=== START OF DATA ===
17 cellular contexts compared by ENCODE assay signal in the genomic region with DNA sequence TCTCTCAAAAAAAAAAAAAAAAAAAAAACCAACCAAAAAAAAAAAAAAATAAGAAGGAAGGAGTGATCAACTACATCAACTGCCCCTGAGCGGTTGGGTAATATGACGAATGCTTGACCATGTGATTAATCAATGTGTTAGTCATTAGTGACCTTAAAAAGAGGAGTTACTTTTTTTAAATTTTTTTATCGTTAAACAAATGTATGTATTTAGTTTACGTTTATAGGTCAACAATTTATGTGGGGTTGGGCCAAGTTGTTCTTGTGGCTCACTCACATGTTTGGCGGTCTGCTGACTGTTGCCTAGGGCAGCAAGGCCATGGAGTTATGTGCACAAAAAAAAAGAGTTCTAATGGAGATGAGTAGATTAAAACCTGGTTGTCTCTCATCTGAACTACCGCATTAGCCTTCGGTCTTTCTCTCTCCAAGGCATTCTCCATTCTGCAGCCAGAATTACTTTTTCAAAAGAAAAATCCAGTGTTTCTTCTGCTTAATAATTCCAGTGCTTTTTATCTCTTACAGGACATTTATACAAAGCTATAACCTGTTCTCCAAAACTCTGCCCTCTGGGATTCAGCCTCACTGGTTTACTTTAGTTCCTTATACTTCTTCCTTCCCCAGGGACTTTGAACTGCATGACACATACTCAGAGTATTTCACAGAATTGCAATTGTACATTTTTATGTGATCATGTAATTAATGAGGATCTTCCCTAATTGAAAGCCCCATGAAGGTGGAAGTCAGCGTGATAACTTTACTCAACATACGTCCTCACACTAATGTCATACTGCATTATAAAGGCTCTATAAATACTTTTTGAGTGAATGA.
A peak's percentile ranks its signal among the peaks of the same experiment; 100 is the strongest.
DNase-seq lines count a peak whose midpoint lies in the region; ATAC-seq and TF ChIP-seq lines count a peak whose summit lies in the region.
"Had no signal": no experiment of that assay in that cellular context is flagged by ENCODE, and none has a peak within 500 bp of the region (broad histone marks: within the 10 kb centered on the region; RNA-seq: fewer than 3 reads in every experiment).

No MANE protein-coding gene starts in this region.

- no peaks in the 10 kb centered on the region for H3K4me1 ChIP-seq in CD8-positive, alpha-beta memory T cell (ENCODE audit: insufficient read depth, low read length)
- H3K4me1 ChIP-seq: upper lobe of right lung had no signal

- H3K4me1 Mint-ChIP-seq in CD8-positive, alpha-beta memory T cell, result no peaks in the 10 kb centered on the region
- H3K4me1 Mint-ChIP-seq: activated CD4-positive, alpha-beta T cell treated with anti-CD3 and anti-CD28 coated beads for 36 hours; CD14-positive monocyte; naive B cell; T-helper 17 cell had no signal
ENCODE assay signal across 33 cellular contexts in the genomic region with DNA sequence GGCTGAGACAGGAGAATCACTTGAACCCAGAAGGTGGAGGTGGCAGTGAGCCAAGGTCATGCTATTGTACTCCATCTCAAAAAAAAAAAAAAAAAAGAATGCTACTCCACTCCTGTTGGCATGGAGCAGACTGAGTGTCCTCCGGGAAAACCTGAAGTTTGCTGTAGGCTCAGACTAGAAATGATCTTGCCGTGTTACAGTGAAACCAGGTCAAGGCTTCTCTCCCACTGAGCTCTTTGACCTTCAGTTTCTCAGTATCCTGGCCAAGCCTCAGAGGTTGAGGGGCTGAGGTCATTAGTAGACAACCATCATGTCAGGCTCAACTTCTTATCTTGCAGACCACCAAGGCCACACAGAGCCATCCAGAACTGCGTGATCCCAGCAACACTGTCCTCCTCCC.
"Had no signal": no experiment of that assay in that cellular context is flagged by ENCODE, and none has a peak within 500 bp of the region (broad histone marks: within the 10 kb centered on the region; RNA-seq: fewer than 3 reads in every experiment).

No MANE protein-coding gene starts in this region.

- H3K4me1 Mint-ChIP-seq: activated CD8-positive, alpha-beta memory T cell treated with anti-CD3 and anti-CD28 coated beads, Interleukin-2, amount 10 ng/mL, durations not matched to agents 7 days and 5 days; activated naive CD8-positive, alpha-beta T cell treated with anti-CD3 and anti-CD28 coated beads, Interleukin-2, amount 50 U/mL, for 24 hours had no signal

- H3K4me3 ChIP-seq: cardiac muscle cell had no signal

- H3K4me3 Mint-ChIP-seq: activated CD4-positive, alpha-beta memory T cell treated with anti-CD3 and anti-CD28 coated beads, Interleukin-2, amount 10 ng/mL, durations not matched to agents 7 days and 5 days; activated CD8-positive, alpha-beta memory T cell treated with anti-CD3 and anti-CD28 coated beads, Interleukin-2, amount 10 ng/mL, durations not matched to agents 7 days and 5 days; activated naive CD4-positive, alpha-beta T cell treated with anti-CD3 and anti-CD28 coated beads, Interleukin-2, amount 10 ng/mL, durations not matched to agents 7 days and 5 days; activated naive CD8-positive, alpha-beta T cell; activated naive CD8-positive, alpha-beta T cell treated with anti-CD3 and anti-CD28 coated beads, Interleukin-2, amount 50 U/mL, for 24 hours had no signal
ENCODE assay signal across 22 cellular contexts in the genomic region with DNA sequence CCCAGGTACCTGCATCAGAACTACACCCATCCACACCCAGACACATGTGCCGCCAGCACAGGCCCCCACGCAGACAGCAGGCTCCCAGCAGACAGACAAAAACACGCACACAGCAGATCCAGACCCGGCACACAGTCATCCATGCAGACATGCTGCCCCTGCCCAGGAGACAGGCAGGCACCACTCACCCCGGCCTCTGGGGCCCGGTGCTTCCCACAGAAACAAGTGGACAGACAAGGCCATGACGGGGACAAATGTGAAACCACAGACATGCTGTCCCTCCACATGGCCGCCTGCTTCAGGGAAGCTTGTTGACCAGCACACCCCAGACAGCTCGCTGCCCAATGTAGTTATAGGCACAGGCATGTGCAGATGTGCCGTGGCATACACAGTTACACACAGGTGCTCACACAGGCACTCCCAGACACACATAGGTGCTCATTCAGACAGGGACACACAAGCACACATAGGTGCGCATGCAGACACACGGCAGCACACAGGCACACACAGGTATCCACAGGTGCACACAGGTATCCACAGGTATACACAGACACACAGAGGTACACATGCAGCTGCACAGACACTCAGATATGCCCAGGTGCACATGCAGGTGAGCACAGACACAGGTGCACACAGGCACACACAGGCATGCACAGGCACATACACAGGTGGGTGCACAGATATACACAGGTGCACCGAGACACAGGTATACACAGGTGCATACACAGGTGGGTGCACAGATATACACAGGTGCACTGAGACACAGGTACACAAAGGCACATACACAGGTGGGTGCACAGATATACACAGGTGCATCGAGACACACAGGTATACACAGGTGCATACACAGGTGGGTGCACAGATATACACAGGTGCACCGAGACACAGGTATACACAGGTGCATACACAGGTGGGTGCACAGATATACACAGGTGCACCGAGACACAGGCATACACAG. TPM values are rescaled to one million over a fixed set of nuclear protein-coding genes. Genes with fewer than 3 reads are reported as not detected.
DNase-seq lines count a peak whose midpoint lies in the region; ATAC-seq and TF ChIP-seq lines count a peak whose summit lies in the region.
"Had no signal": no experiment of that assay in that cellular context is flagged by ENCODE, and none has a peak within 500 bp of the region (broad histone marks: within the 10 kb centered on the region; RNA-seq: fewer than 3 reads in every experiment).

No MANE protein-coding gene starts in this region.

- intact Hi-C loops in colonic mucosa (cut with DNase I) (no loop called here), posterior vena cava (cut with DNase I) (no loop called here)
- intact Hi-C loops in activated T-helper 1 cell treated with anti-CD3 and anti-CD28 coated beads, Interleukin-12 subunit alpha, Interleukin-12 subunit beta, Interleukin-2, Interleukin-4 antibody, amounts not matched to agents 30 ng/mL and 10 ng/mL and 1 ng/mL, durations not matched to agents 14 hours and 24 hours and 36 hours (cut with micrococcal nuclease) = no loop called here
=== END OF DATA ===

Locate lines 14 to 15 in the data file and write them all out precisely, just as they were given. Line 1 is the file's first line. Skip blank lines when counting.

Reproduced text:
- H3K4me3 ChIP-seq: cardiac muscle cell had no signal

- H3K4me3 Mint-ChIP-seq: activated CD4-positive, alpha-beta memory T cell treated with anti-CD3 and anti-CD28 coated beads, Interleukin-2, amount 10 ng/mL, durations not matched to agents 7 days and 5 days; activated CD8-positive, alpha-beta memory T cell treated with anti-CD3 and anti-CD28 coated beads, Interleukin-2, amount 10 ng/mL, durations not matched to agents 7 days and 5 days; activated naive CD4-positive, alpha-beta T cell treated with anti-CD3 and anti-CD28 coated beads, Interleukin-2, amount 10 ng/mL, durations not matched to agents 7 days and 5 days; activated naive CD8-positive, alpha-beta T cell; activated naive CD8-positive, alpha-beta T cell treated with anti-CD3 and anti-CD28 coated beads, Interleukin-2, amount 50 U/mL, for 24 hours had no signal